Oct 21, 2021
Who to Notify First After a Death
We’re here to help you navigate the days and months to come and take as much off your plate as possible.
When a loved one passes and you’ve been named their executor, you may wonder what steps you need to take to settle the estate, including what probate fees you need to pay.
We regularly share relevant information about wills and estates.
An executor of a will is also called a personal representative and carries out the deceased person's wishes. Individuals usually appoint executors as part of the estate planning process and name them in their will.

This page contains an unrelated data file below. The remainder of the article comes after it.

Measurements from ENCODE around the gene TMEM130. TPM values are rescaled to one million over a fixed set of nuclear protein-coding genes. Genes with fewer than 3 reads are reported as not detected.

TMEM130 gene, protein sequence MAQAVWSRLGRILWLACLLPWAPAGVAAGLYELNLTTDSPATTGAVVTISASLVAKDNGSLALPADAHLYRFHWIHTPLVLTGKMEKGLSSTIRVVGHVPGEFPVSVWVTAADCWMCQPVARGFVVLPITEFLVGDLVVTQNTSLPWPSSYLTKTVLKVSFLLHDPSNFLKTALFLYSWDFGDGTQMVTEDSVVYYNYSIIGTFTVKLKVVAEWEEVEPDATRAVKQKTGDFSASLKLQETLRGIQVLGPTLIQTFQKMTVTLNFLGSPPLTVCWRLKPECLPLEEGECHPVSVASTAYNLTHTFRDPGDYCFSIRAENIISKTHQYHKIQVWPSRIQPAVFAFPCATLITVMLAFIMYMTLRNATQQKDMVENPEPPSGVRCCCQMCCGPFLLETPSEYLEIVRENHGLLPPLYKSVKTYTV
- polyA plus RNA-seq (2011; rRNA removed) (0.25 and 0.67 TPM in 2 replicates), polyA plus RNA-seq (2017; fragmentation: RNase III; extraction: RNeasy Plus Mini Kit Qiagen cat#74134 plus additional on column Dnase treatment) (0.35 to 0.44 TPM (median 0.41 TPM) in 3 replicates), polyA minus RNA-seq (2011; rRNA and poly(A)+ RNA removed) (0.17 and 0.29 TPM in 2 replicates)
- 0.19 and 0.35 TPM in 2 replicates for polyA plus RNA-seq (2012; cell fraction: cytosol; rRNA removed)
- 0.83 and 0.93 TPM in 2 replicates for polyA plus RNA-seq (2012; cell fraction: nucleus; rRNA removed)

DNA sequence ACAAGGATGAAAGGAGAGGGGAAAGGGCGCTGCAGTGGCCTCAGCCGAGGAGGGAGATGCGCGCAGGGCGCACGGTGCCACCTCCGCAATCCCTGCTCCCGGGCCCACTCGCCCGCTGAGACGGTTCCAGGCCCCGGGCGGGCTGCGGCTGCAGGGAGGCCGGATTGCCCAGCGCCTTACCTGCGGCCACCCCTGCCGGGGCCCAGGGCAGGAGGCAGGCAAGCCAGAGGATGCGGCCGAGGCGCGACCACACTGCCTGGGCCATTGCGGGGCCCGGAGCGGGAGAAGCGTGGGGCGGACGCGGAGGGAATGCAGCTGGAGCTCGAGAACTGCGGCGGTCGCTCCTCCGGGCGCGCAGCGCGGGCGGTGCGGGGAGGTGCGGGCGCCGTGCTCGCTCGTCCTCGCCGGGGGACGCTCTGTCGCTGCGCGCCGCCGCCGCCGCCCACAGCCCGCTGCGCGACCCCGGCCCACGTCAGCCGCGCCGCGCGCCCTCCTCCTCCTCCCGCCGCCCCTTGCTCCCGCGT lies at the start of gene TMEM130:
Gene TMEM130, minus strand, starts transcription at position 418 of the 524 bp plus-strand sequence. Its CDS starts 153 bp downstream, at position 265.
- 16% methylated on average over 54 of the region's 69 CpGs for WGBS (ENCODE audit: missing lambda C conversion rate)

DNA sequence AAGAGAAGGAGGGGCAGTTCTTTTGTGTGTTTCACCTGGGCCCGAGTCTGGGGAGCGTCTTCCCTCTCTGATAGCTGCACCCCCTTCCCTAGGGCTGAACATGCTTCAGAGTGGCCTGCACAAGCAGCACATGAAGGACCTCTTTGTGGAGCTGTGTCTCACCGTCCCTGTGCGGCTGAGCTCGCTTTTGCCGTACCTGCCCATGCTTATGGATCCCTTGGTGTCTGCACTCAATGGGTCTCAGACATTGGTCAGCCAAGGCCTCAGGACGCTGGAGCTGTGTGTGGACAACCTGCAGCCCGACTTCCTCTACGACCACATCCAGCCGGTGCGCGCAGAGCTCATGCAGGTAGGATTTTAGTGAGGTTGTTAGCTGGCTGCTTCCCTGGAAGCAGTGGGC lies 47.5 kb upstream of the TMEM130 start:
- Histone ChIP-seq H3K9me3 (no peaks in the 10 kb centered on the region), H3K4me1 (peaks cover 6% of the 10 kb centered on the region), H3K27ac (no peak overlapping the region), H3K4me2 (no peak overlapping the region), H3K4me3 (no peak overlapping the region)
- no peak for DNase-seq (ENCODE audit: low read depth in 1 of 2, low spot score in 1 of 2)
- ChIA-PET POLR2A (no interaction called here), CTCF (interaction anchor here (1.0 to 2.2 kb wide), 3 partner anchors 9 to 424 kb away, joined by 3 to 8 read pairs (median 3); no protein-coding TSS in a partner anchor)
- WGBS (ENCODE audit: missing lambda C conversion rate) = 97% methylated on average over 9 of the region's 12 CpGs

The executor or personal representative handles funeral arrangements, settles debts, and distributes property. In order to have their authority legally validated, an executor will often have to seek a grant of probate or administration, where the court validates the will and the executor's authority to handle the estate.
If the court validates the will, the executor can move forward with property distribution and handling other estate matters. When a deceased person has not chosen an executor, the court will appoint one. The executor must pay probate fees to get the process started.
|Net value of property in the estate||Fee|
|$10,000 or under||$ 35|
|over $10,000 but not more than $25,000||$ 135|
|over $25,000 but not more than $125,000||$ 275|
|over $125,000 but not more than $250,000||$ 400|
|over $250,000||$ 525|